In “Anti-Equality Marriage Amendments and Sexual Stigma,” (Journal of Social Issues, No. 2, 2011) Gregory Herek summarizes the stigma-based analysis of anti-equality marriage laws and campaigns. He discusses how being denied the legal right to marry because of one’s orientation constitutes an instance of stigma; and being subject to political campaigns promoting anti-equality marriage amendments are a source of heightened stress for gays, lesbians, and bisexuals. The personal and political are interrelated: The initial enactment and continuing existence of anti-equality marriage laws depend on the continuing salience of such attitudes among the voting public. He closes by asking two questions: How the process of coming out and discussing one’s sexual orientation impacts one’s friends, relatives, and acquaintances; and second, how and why some heterosexual friends and family chose to become allies in the struggle for marriage equality and related structural stigma and prejudice.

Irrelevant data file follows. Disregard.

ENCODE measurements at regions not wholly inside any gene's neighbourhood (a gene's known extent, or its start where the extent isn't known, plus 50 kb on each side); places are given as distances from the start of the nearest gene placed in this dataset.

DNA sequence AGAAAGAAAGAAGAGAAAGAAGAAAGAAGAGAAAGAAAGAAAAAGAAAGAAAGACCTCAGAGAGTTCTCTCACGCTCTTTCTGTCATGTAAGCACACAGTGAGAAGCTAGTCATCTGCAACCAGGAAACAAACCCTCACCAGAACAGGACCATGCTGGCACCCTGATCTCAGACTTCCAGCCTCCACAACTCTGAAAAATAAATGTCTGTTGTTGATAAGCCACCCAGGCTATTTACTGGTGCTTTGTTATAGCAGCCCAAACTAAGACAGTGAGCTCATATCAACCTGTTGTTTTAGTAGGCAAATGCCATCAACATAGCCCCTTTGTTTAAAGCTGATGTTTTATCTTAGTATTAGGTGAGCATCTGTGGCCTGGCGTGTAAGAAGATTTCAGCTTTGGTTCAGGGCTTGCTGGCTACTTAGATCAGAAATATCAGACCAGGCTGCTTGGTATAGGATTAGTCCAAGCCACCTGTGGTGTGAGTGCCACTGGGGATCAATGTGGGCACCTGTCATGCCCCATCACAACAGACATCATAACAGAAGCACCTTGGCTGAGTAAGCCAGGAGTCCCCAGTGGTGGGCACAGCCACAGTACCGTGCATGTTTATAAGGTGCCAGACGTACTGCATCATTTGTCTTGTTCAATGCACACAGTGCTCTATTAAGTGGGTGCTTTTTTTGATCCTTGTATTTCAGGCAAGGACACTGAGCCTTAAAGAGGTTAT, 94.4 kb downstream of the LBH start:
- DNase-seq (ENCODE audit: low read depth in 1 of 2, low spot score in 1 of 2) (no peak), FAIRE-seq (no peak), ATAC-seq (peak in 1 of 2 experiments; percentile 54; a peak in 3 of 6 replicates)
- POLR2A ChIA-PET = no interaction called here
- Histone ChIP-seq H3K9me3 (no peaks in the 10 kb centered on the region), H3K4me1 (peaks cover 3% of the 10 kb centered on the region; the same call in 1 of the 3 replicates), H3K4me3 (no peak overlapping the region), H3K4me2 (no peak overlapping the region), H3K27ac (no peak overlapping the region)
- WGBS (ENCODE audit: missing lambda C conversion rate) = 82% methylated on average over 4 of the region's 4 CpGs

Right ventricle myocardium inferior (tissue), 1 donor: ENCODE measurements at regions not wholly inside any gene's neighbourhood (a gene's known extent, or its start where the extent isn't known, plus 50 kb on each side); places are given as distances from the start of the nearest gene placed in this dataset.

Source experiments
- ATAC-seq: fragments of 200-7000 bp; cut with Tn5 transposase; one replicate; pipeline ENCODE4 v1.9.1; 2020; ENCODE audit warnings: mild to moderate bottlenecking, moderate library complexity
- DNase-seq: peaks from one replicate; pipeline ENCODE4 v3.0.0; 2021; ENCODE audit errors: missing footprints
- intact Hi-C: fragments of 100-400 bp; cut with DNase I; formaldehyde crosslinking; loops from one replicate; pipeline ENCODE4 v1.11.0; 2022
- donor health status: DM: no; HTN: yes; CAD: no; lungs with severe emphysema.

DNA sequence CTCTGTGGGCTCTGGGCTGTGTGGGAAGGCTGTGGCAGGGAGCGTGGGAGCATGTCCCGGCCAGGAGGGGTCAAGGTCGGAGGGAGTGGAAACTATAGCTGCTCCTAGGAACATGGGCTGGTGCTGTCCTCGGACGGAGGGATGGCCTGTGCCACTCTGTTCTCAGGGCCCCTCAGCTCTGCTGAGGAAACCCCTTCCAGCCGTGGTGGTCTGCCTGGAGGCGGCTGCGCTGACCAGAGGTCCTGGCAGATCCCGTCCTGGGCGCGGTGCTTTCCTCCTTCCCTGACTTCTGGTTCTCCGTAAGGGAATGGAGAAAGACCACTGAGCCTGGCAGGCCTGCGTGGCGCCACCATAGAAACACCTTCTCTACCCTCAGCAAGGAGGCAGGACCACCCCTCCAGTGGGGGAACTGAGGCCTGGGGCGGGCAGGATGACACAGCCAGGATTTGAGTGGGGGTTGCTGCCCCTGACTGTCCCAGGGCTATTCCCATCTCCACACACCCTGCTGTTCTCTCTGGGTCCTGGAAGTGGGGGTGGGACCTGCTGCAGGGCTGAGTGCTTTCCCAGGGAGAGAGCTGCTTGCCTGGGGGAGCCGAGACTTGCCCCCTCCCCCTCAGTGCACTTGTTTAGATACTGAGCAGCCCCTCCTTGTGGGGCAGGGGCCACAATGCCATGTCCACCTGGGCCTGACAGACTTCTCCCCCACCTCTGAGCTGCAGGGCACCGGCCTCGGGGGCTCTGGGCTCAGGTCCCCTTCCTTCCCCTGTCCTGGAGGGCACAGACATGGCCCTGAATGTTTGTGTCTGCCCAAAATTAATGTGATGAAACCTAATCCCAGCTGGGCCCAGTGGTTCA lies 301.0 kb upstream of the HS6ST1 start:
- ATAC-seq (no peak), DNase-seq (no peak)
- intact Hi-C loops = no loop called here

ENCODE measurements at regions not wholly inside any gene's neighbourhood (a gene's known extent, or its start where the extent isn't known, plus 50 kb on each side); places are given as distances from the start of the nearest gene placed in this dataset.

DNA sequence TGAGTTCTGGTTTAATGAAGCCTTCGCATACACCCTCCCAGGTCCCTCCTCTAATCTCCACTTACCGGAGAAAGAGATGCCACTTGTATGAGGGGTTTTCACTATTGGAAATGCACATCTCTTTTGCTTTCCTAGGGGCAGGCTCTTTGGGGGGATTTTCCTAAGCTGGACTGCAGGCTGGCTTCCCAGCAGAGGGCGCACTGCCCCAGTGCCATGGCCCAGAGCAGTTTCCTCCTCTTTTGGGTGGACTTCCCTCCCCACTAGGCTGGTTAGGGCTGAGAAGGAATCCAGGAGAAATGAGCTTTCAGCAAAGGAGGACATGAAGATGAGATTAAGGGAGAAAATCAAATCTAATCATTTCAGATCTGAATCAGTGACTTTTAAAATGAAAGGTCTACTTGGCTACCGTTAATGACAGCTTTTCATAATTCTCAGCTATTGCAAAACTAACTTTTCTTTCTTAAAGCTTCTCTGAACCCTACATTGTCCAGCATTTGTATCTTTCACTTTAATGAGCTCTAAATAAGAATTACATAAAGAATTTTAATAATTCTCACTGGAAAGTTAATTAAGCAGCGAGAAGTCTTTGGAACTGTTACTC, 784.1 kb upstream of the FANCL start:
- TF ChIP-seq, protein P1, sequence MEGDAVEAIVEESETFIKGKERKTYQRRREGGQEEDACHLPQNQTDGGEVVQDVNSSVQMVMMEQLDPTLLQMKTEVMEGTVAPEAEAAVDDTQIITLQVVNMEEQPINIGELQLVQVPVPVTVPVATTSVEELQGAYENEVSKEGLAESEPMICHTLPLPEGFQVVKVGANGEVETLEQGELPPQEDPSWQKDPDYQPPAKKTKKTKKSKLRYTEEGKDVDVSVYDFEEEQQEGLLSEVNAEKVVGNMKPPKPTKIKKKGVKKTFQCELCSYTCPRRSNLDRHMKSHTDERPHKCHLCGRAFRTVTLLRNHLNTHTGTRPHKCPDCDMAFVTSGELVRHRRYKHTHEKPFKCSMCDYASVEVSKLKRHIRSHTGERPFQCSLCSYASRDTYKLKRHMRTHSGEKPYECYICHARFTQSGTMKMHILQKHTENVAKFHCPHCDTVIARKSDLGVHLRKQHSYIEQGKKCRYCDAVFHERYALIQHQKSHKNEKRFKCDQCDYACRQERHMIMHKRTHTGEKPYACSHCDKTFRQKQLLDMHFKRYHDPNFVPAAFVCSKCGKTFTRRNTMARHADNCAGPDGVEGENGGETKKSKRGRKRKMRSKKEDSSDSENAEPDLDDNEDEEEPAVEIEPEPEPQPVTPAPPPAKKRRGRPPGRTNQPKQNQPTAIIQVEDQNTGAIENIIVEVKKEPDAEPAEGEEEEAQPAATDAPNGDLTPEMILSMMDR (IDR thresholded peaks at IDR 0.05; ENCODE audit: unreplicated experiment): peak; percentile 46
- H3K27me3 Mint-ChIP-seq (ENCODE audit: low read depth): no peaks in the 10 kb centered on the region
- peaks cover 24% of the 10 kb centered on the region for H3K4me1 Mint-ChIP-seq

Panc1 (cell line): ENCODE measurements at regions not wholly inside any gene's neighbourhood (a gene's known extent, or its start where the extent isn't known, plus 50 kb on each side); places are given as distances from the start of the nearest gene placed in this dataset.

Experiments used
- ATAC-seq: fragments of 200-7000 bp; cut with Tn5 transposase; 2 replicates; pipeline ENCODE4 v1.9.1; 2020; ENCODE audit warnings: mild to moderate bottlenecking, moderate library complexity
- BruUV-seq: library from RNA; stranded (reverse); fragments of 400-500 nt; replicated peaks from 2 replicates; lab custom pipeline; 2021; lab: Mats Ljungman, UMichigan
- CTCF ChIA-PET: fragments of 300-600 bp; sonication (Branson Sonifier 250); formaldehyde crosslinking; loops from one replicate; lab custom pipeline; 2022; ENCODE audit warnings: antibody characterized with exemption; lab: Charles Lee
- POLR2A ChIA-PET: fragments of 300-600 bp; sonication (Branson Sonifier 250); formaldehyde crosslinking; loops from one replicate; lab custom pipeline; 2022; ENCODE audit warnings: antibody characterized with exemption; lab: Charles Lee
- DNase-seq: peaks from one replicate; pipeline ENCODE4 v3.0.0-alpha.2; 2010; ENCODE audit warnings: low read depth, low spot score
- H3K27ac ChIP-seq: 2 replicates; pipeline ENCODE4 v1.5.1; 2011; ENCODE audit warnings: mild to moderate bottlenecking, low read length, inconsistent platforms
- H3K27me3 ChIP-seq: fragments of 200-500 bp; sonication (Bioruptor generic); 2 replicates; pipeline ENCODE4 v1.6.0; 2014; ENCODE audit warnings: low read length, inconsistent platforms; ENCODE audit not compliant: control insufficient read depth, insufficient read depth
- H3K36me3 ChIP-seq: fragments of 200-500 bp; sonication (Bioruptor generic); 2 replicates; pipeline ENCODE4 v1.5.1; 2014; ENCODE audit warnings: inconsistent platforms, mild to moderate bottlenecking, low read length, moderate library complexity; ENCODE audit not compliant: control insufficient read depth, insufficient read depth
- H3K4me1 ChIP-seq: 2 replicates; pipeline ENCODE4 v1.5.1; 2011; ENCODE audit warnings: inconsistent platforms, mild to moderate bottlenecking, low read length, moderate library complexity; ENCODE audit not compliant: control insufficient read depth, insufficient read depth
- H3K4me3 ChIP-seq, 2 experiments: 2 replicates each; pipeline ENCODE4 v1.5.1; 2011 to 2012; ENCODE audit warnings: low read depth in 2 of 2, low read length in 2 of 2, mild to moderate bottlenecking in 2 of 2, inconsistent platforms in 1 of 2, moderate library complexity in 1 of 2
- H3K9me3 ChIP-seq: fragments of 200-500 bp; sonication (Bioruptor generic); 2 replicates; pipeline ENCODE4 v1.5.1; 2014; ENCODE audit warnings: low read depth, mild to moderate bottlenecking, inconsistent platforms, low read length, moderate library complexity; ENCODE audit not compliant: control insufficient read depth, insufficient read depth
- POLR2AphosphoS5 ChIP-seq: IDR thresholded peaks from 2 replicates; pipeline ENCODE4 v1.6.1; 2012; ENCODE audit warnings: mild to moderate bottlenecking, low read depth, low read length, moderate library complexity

Finally, Melanie Duncan and Markus Kemmelmeier focus on what attitudes fuel opposition to same-sex marriage, in their article “Attitudes Toward Same-Sex Marriage: An Essentialist Approach.” They argue that the negative same-sex marriage (SSM) attitudes are the result of essentialist thinking about marriage—that is, thinking that categorizes marriage as universal, unique, invariant, and not the result of human agency. In fact, “essentialist” attitudes about marriage were a more potent predictor of negative SSM even than essentialist conceptions of homosexuality. In that respect, marriage is often conceptualized as if it predated or had an existence independent of the society in which it is practiced; marriage is viewed by opponents of SSM as if it had an “objective” reality, whose essence is formally enshrined. These attitudes are revealed in studies probing essentialist beliefs about homosexuality and essentialist beliefs about marriage: “Although opponents of SSM may be likely to harbor prejudices against homosexuals, their opposition to SSM seems to be more critically motivated by their essentialist perspective on marriage itself.”